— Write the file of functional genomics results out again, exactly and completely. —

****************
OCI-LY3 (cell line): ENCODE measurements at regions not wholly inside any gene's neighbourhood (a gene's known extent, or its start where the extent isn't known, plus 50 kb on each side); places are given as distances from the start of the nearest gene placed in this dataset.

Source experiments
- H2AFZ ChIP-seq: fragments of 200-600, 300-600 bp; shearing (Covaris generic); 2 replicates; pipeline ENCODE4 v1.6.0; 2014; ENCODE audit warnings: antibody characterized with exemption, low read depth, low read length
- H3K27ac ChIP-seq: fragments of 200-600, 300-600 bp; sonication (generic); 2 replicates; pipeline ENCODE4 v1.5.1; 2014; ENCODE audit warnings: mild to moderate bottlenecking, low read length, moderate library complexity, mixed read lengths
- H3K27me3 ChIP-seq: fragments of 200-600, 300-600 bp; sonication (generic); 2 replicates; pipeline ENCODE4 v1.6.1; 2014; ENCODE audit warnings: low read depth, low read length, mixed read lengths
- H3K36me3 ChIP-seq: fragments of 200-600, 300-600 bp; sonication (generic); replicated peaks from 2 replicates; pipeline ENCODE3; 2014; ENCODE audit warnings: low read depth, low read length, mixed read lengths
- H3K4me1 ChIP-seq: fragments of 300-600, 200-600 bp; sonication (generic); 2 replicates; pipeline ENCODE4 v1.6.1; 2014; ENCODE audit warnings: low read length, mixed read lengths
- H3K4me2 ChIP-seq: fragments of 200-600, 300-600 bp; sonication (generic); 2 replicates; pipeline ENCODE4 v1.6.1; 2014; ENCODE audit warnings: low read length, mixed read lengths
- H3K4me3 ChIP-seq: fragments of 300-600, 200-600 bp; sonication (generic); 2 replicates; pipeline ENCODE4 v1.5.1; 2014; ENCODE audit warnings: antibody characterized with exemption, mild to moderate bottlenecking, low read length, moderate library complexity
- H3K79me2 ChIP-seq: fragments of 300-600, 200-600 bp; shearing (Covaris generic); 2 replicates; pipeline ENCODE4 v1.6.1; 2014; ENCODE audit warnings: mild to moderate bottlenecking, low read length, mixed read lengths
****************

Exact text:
OCI-LY3 (cell line): ENCODE measurements at regions not wholly inside any gene's neighbourhood (a gene's known extent, or its start where the extent isn't known, plus 50 kb on each side); places are given as distances from the start of the nearest gene placed in this dataset.

Source experiments
- H2AFZ ChIP-seq: fragments of 200-600, 300-600 bp; shearing (Covaris generic); 2 replicates; pipeline ENCODE4 v1.6.0; 2014; ENCODE audit warnings: antibody characterized with exemption, low read depth, low read length
- H3K27ac ChIP-seq: fragments of 200-600, 300-600 bp; sonication (generic); 2 replicates; pipeline ENCODE4 v1.5.1; 2014; ENCODE audit warnings: mild to moderate bottlenecking, low read length, moderate library complexity, mixed read lengths
- H3K27me3 ChIP-seq: fragments of 200-600, 300-600 bp; sonication (generic); 2 replicates; pipeline ENCODE4 v1.6.1; 2014; ENCODE audit warnings: low read depth, low read length, mixed read lengths
- H3K36me3 ChIP-seq: fragments of 200-600, 300-600 bp; sonication (generic); replicated peaks from 2 replicates; pipeline ENCODE3; 2014; ENCODE audit warnings: low read depth, low read length, mixed read lengths
- H3K4me1 ChIP-seq: fragments of 300-600, 200-600 bp; sonication (generic); 2 replicates; pipeline ENCODE4 v1.6.1; 2014; ENCODE audit warnings: low read length, mixed read lengths
- H3K4me2 ChIP-seq: fragments of 200-600, 300-600 bp; sonication (generic); 2 replicates; pipeline ENCODE4 v1.6.1; 2014; ENCODE audit warnings: low read length, mixed read lengths
- H3K4me3 ChIP-seq: fragments of 300-600, 200-600 bp; sonication (generic); 2 replicates; pipeline ENCODE4 v1.5.1; 2014; ENCODE audit warnings: antibody characterized with exemption, mild to moderate bottlenecking, low read length, moderate library complexity
- H3K79me2 ChIP-seq: fragments of 300-600, 200-600 bp; shearing (Covaris generic); 2 replicates; pipeline ENCODE4 v1.6.1; 2014; ENCODE audit warnings: mild to moderate bottlenecking, low read length, mixed read lengths